A flush and boil water advisory affecting 100,000 Pittsburghers earlier this month, delays in lead test results and billing snafus have led Mayor Bill Peduto to call for an advisory panel to mull the idea of restructuring the Pittsburgh Water and Sewer Authority.
The mayor said creating the panel is a matter of restoring trust with the public. He ordered an audit of the PWSA’s lead testing process — from sending the test kits to consumers, to providing them with results in a timely manner.
“The biggest thing that people worry about is uncertainty," Peduto said. "They don't know. And so they want to be able to have some certainty about whether or not the water that they're drinking is dangerous."
According to the mayor, the water leaving the plant meets environmental criteria, but then it goes through underground pipes. Some of those pipes are made of lead, and then through laterals — the pipes from the street into houses — some of which are also made of lead.
“We don't know where the lead pipes are because we have a system that was built 100 years ago without the information ever being attributed to where the pipes are and in some cases the pipes have been moved and there's isn't even an update to that,” Peduto said.
Not knowing where they are complicates fixing the problem, he said, because all main lines have to be tested in order to have accurate and updated data.
Once the lead pipes are found and removed, he said a capital improvement program is needed which could take up to 10 years.
"You can’t just rip the entire system out and put in a new system in a year or two," Peduto said.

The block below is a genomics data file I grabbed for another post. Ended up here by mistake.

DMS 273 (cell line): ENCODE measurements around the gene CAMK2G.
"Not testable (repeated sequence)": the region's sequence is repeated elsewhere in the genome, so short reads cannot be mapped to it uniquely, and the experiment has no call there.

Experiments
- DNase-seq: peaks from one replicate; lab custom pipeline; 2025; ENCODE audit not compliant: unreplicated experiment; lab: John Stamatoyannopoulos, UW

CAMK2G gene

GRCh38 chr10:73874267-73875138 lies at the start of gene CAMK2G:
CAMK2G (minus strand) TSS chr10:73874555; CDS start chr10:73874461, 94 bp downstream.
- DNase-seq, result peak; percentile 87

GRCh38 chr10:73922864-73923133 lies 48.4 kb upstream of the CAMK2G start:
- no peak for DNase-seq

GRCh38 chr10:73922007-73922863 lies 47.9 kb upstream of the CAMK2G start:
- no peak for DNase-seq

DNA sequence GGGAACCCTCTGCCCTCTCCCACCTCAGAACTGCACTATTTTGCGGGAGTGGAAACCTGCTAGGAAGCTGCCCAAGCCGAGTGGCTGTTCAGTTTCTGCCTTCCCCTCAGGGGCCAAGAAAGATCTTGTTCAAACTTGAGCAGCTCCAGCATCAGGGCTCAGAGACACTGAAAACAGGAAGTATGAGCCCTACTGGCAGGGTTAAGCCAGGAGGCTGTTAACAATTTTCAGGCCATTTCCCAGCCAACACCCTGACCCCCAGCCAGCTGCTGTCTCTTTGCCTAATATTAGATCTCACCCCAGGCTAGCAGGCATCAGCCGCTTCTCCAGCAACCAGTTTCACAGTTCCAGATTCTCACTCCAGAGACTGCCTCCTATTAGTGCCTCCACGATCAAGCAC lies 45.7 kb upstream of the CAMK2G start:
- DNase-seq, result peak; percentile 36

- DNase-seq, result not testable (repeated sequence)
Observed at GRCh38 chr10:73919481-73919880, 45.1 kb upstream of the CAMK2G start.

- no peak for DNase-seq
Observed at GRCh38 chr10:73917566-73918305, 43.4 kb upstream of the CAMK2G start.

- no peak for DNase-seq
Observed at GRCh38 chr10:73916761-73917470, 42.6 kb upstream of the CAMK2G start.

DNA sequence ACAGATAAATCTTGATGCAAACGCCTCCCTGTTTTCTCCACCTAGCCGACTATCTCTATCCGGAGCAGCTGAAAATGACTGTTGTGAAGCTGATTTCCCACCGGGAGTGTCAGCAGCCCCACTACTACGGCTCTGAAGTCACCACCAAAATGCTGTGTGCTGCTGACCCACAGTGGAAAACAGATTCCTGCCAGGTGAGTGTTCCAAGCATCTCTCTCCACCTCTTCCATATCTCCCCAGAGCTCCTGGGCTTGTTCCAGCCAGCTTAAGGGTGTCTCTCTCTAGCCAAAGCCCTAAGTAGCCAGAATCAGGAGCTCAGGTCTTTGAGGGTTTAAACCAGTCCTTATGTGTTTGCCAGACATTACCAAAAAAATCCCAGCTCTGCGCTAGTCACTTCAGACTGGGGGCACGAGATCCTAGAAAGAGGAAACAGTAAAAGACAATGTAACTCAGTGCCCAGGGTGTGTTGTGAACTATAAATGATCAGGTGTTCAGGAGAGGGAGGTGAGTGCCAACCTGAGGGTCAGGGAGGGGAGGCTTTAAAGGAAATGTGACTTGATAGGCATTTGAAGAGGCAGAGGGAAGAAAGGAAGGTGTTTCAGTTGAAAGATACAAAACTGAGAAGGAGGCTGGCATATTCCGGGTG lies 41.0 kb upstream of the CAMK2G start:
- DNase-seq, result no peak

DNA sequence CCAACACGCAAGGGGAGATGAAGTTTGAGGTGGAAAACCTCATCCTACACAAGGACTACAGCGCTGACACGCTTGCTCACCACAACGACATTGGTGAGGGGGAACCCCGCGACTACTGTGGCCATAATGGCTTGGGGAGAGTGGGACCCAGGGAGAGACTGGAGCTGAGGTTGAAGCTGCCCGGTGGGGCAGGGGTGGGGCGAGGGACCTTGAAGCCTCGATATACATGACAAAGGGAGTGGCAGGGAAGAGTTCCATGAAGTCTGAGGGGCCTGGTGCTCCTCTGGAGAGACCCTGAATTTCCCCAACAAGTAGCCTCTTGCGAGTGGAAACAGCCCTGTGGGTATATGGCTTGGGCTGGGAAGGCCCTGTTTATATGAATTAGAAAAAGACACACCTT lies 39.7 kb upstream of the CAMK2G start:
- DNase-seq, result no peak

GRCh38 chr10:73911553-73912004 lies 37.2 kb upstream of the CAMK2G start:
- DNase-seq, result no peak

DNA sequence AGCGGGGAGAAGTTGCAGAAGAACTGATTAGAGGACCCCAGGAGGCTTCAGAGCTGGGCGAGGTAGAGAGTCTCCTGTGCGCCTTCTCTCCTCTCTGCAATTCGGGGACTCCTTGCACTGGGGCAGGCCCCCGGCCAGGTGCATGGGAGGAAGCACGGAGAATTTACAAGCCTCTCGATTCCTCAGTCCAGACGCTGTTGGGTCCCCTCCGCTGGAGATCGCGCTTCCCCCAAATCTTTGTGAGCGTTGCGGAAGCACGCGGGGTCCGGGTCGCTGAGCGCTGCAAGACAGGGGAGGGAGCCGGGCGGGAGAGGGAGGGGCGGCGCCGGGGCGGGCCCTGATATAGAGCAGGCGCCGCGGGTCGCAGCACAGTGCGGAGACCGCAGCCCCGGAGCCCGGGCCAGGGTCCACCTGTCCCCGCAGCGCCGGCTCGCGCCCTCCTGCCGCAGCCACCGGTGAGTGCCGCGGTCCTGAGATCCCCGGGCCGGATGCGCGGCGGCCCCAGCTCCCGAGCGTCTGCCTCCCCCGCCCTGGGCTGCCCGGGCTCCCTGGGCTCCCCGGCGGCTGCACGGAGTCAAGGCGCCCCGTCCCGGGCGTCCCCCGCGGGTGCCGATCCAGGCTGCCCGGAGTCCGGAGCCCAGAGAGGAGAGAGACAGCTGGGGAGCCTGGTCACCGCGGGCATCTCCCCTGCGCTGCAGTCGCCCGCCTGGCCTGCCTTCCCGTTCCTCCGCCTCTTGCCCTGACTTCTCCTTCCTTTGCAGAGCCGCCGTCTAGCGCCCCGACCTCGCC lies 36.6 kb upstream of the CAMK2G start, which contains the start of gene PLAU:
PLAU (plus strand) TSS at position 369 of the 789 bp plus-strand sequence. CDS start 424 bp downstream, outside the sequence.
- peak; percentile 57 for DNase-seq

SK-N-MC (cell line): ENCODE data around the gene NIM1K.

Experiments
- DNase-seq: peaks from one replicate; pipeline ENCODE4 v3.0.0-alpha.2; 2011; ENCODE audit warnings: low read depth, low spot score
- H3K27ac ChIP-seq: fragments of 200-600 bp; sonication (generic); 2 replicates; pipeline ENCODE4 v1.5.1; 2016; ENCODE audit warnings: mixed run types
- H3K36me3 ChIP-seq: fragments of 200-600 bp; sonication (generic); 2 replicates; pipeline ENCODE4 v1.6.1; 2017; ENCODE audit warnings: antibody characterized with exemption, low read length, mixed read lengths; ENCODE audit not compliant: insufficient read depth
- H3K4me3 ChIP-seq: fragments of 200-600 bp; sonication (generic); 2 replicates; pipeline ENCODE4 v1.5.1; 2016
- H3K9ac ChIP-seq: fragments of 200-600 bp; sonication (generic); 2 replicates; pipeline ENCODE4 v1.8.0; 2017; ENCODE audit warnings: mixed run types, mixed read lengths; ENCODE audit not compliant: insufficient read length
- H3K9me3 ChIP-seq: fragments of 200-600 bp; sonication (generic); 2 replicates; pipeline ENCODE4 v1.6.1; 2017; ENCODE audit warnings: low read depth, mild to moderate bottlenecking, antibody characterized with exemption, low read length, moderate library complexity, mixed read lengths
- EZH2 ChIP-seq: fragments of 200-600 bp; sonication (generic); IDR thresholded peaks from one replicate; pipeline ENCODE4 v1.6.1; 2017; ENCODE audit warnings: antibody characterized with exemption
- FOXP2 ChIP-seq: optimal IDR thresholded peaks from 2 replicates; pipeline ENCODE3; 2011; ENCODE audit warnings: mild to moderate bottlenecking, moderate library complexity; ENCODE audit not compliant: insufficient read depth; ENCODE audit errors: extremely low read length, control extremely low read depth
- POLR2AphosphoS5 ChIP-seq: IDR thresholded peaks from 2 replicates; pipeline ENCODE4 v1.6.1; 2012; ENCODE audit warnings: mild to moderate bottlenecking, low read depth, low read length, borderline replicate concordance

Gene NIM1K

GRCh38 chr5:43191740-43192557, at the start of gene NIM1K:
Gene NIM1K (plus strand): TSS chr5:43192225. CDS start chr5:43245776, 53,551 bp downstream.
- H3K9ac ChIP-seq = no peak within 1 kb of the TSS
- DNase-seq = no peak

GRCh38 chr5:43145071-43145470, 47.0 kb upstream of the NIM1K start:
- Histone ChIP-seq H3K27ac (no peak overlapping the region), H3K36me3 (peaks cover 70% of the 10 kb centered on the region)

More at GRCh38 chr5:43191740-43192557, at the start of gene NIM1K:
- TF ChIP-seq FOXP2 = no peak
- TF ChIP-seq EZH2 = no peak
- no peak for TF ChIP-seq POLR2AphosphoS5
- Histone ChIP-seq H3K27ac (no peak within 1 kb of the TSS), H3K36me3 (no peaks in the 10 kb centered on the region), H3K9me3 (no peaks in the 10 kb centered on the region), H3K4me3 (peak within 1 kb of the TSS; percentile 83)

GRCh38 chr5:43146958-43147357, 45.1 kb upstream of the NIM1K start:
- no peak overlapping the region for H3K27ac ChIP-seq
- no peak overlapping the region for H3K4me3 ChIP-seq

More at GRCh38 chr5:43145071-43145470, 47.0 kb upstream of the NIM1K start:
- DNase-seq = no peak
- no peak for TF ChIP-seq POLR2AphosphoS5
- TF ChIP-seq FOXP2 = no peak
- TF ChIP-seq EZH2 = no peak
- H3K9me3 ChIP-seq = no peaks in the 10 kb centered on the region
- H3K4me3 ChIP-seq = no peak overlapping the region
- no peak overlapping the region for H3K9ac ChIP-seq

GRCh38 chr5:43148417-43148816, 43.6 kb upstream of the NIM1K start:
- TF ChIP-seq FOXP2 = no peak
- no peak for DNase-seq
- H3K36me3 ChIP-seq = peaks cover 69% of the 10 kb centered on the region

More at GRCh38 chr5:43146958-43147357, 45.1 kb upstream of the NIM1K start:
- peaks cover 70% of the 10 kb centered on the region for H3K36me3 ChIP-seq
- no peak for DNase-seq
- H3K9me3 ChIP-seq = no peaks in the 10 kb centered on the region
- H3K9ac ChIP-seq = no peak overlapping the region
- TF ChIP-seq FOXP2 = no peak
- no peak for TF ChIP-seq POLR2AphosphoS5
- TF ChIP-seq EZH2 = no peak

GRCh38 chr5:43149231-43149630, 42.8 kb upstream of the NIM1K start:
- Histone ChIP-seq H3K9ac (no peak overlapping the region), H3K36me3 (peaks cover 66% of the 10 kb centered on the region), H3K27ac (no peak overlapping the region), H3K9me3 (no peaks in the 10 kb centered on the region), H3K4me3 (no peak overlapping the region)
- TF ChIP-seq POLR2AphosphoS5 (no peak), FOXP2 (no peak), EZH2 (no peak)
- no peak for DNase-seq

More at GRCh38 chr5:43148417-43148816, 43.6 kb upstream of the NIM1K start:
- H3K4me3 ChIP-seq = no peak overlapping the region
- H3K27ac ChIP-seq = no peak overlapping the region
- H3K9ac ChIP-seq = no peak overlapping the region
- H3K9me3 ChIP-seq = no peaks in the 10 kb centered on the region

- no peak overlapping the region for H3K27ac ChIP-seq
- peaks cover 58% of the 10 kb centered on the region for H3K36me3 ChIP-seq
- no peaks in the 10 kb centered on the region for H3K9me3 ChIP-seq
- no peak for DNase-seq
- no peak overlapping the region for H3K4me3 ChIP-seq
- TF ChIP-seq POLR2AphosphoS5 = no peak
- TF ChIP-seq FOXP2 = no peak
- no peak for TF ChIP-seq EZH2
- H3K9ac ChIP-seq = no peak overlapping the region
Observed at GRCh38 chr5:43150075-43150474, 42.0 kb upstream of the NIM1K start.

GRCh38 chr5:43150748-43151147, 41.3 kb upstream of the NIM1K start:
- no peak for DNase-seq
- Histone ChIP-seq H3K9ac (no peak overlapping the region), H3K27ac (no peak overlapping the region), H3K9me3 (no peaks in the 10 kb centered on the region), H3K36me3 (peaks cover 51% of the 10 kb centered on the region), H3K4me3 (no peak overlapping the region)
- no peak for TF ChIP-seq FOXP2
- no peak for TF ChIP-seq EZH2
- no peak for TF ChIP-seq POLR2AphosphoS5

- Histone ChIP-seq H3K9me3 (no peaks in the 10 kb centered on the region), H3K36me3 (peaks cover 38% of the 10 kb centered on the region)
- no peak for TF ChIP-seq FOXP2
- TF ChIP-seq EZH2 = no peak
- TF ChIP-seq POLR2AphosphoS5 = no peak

The money needed to pay for the replacements could be crucial to restructuring PWSA, he said. The PWSA has $1 billion in debt, and he said the authority doesn’t have the ability to raise rates high enough “without driving people out of the city.”
“We cannot solve this problem with the status quo," Peduto said. "We have to find a new approach."
Peduto said in the next few weeks he hopes to hire a consultant to make restructuring recommendations, which might involve a public-private partnership.
Allegheny County Controller Chelsa Wagner urged the mayor to promise not to privatize the water system.
“I promise not to privatize water,” the mayor said, “we don’t know what the cost of water will be in the future. It could be more valuable than gold.”
The water might not be gold, but it could mean lots of dollars.
“We can produce triple the amount of the water out of our plant that we’re producing now," Peduto said. "But under state law, the city government can’t sell it. But if we create a new organization (private-public entity) that has the ability to do so, we have a new source of revenue to be able to fix the problems that our system has.”
Peduto said he hopes to have the recommendations from the consultant in a few months followed by public discussion.
He said the goal is to have a water system that is safe, public and sustainable.
"And I can assure you, it’s not under the structure we have today," he said.